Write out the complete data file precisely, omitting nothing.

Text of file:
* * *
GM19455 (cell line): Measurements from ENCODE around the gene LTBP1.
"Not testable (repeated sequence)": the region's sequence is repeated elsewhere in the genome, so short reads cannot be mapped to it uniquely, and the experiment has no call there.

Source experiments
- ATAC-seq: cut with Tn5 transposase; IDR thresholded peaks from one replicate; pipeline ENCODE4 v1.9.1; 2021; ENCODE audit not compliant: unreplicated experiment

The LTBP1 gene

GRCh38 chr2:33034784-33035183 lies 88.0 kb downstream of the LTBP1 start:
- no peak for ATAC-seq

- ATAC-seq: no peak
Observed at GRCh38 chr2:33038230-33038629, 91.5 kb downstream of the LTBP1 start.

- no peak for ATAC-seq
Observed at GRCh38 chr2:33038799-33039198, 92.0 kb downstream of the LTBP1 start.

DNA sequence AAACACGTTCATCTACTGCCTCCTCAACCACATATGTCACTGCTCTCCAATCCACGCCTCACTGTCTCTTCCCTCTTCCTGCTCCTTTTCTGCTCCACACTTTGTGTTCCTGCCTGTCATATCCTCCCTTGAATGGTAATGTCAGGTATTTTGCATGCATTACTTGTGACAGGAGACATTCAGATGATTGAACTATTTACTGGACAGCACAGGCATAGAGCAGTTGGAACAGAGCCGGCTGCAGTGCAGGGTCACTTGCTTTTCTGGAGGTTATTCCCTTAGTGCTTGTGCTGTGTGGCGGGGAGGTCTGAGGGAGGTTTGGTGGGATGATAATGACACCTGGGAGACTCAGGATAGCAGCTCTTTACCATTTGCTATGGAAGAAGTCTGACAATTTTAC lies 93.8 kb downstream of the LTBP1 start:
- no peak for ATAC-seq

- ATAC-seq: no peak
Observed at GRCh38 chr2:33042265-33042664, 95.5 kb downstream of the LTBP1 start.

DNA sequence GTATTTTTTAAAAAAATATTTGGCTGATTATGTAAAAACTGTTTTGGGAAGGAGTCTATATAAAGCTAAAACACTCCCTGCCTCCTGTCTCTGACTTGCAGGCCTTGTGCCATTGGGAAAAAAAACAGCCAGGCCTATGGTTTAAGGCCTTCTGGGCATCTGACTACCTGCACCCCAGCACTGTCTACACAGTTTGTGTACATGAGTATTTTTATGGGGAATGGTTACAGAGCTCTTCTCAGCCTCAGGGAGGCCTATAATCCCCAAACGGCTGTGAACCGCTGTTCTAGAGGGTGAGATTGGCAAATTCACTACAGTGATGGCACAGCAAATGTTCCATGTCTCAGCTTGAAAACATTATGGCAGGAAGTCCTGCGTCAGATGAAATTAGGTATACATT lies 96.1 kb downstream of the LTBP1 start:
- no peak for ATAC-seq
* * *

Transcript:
GM19455 (cell line): Measurements from ENCODE around the gene LTBP1.
"Not testable (repeated sequence)": the region's sequence is repeated elsewhere in the genome, so short reads cannot be mapped to it uniquely, and the experiment has no call there.

Source experiments
- ATAC-seq: cut with Tn5 transposase; IDR thresholded peaks from one replicate; pipeline ENCODE4 v1.9.1; 2021; ENCODE audit not compliant: unreplicated experiment

The LTBP1 gene

GRCh38 chr2:33034784-33035183 lies 88.0 kb downstream of the LTBP1 start:
- no peak for ATAC-seq

- ATAC-seq: no peak
Observed at GRCh38 chr2:33038230-33038629, 91.5 kb downstream of the LTBP1 start.

- no peak for ATAC-seq
Observed at GRCh38 chr2:33038799-33039198, 92.0 kb downstream of the LTBP1 start.

DNA sequence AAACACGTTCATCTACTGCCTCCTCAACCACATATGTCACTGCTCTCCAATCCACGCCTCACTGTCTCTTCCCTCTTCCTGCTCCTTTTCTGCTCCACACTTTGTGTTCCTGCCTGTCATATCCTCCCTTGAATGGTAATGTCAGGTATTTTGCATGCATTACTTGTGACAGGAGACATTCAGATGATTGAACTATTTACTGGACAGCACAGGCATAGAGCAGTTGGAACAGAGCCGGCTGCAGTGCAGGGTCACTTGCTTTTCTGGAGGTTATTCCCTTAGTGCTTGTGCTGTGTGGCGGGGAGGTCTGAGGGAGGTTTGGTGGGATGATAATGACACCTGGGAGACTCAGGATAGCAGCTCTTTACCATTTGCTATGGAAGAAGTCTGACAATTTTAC lies 93.8 kb downstream of the LTBP1 start:
- no peak for ATAC-seq

- ATAC-seq: no peak
Observed at GRCh38 chr2:33042265-33042664, 95.5 kb downstream of the LTBP1 start.

DNA sequence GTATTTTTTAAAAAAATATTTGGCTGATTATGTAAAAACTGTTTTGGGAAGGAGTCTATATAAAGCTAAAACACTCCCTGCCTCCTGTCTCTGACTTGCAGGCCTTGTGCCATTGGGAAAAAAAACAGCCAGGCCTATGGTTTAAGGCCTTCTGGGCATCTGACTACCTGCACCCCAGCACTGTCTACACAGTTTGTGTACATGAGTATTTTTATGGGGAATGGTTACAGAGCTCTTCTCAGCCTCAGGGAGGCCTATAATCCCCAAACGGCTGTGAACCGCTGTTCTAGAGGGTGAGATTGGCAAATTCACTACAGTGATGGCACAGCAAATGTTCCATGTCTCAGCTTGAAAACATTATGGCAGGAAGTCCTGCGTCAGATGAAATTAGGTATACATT lies 96.1 kb downstream of the LTBP1 start:
- no peak for ATAC-seq